New 52 Swamp Thing Revisited

Darryll Robson Darryll Robson
January 22nd, 2017

Lifetime reader of comics and fan of Planet of the Apes. When the two combine I can barely contain myself. Image, Boom and Titan comics fight for shelf space with Doctor Who DVDs.

New 52 Swamp Thing Revisited

Due to a cut back in new comic book reading, our contributor Darryll Robson has taken to re-reading chunks of his collection. In this Revisited series he looks back at a selected run of a particular comic to see if they are still worth reading and, for newbies, if they are worth seeking out.

Swamp Thing Revisited

If you saw my last post regarding Animal Man then you can probably guess which Swamp Thing comics I’m looking at here. There are some outstanding examples of Swamp Thing from the past and Alan Moore’s run contains one of my favourite single issue comics of all time.

However, it’s more New 52 offered up for you now, and after Animal Man you may already know how this is going to end.

Swamp Thing issue 1 cover

Leafy Cover
Credit: DC Comics

Crawling from the mire

One of DCs aims with the New 52 relaunch was to introduce their fringe characters into the main DC Universe. This could prove to be something of a problem. For characters like John Constantine the very adult nature of his adventures was at odds with the more family feel of the superhero comics. This is also true of Swamp Thing because at heart, it’s a horror comic. Some thought that DC would tame their characters but as issue 1 proves, DC were willing to embrace rather than dissolve the horror.

Scott Snyder does something Jeff Lemire didn’t do with Animal Man, he introduces the central character in reference to more established, recognisable faces. Clark Kent, Batman and Aquaman are all seen before Alec Holland and it is Superman’s role to place Holland for the readers in his New 52 situation. However, the recent past is best summed up by Holland himself in issue 4:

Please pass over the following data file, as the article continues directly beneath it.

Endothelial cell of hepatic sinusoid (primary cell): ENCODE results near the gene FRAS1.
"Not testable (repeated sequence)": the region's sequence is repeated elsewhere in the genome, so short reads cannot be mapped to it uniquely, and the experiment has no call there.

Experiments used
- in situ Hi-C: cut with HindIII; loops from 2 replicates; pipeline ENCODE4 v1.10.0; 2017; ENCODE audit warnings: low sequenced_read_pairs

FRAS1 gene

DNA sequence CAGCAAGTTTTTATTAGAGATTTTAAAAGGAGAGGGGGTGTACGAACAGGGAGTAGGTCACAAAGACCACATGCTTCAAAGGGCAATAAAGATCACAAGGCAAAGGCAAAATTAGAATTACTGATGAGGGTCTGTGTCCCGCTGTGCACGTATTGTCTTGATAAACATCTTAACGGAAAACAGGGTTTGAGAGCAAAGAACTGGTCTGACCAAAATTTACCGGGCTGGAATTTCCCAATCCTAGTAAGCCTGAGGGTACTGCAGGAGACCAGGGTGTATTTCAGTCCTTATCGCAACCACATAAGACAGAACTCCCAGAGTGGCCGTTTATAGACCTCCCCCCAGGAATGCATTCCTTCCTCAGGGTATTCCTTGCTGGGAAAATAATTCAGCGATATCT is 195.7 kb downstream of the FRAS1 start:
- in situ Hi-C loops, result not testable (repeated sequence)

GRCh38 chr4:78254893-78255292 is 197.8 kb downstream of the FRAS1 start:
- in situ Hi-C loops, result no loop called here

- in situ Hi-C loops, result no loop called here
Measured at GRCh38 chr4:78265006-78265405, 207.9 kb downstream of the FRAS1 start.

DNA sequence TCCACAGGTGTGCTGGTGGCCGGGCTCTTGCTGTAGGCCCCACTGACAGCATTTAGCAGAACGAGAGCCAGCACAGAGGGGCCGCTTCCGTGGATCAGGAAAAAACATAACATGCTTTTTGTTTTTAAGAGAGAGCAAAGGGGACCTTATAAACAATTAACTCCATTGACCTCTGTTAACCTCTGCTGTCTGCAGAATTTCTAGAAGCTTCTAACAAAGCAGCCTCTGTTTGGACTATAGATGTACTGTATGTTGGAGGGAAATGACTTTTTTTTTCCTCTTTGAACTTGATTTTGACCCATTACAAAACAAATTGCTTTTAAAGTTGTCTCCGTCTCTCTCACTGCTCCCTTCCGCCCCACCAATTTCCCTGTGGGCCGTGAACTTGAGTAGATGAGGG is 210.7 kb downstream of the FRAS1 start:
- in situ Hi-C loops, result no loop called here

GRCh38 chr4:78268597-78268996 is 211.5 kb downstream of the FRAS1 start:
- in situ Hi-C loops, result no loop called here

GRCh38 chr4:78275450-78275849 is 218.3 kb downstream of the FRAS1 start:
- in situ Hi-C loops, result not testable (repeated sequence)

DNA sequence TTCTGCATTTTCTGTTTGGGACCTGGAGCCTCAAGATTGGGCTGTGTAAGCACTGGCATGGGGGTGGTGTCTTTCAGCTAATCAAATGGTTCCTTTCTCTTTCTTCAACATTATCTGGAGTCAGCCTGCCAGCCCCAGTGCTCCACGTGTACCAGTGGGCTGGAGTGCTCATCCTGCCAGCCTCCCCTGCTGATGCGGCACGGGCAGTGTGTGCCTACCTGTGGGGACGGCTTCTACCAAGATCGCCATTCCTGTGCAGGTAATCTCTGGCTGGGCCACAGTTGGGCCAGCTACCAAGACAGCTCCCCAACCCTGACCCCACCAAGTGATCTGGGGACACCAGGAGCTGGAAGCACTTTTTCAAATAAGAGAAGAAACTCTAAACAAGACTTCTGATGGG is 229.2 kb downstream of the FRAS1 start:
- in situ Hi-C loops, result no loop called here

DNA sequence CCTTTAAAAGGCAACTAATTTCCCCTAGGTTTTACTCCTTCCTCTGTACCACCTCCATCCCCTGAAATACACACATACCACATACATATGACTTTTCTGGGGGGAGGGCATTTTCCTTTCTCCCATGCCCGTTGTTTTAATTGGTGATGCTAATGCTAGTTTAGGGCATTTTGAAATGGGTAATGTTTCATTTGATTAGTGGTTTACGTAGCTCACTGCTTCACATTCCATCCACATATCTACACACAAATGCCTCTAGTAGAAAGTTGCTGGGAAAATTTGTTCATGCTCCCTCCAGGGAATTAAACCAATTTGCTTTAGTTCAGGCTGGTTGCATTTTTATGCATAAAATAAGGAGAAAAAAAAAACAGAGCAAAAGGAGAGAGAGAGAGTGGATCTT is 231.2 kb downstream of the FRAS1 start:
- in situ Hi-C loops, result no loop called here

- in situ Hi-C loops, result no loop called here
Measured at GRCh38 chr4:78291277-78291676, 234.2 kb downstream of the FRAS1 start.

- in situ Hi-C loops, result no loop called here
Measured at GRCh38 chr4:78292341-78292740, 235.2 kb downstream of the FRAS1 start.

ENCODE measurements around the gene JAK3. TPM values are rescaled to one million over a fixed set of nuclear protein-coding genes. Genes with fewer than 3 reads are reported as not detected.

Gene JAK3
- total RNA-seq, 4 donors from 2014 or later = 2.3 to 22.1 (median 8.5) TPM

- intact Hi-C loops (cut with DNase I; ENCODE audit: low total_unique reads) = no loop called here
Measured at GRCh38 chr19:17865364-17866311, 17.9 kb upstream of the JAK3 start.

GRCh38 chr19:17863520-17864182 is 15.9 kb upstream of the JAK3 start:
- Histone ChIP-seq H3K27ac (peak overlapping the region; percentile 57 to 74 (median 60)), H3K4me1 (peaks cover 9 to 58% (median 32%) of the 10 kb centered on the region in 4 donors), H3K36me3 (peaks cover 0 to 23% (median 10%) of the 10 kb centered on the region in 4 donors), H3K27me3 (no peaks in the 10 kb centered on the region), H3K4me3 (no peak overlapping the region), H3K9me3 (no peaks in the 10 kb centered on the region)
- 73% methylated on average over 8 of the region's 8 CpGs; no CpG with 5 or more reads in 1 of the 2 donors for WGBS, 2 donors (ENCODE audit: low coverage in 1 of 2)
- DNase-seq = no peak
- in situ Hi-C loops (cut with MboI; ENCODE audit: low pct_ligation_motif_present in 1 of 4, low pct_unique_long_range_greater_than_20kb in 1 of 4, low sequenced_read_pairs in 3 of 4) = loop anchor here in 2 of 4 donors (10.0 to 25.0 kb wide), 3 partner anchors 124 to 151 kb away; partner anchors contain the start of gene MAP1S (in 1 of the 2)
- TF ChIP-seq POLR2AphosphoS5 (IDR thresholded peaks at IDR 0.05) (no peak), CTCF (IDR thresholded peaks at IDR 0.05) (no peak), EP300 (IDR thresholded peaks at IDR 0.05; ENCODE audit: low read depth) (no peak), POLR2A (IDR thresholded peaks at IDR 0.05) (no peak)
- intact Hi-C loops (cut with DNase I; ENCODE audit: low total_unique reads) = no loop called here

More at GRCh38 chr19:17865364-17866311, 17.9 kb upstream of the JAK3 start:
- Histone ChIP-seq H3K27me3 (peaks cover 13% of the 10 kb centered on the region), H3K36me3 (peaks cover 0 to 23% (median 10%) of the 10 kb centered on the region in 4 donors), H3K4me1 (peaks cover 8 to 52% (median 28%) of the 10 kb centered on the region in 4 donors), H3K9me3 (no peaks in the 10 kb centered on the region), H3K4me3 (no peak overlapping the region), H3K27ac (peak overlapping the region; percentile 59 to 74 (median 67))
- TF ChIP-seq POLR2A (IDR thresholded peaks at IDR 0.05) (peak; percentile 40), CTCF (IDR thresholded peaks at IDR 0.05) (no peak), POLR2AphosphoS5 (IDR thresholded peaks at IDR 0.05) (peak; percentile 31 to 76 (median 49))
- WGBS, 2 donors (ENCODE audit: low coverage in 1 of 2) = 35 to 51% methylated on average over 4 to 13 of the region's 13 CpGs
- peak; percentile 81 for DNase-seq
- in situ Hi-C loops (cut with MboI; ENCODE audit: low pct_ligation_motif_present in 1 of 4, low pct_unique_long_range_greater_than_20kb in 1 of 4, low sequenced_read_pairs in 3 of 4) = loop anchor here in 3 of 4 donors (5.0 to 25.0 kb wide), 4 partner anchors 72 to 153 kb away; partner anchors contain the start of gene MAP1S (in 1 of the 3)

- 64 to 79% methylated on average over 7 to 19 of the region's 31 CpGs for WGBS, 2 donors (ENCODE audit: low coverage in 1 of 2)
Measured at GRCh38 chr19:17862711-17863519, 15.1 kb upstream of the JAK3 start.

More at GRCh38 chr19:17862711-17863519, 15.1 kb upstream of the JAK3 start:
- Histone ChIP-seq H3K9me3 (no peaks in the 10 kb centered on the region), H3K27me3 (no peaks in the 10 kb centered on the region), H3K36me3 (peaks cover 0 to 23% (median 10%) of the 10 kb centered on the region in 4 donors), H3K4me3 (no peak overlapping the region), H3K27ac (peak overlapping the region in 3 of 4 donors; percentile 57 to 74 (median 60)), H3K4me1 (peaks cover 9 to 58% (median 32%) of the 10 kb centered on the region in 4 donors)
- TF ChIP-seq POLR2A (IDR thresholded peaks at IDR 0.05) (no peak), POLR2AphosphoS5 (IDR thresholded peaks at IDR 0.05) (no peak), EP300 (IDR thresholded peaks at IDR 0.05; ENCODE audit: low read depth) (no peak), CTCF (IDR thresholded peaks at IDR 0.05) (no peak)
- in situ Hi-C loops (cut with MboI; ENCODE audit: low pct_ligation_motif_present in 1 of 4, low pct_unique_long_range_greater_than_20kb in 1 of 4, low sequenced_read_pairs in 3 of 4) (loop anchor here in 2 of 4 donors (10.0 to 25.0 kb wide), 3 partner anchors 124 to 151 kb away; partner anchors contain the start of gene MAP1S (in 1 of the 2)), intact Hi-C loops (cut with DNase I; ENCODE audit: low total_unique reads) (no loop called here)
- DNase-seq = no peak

“Here’s the last month of my life. I wake up naked in a swamp, back from the dead. I learn that while I was gone a vegetable copy of me was running around, battling monsters for years. And today I’m here with you, trying to save the world from a little boy who’s supposed to be the second coming of Hell on Earth.”

It all sounds very exciting. Unfortunately, it’s not. Yes, the Rot joins the action very quickly and finds a leader in William Arcane, a disturbed psychopathic child with a taste for destruction but his story is by far more interesting than Alec’s.  The first 6 issues see Alec deny and refuse his link to the Green while joining Abigail on a mission to rescue her brother. He sits around complaining that he wants nothing to do with the force that took everything from him while a string of characters all explain stuff at him. And that’s what it feels like for a large proportion of these early issues; people telling Alec what the Green means and why he should be a part of it. Next issue someone else will do it again. And again.

When I first read Swamp Thing, when it came out in 2011, I don’t remember having this feeling but maybe that’s because I read it each month, as it came out. By reading it on mass, issue after issue, this monotonous repetition becomes glaringly obvious. The saving grace is the art work. First by the extremely talented Yanick Paquette and then taken up by Marco Rudy. The character portrayals are full of life and expression which makes some of the body horror sequences that much more uncomfortable. The panel design and layouts are some of the most interesting from this time. The regular style boarders are distorted and mutilated to create a more chaotic page representing the uncontrollable horror. Further down the line, flora and fauna make up the gutters to illustrate the nature of the Green. This design work gives these issues something worth spending time on and makes the arrival of Swamp Thing himself that much more exciting.

Swamp Thing interior art

Taking flight
Credit: DC Comics

Now, with wings.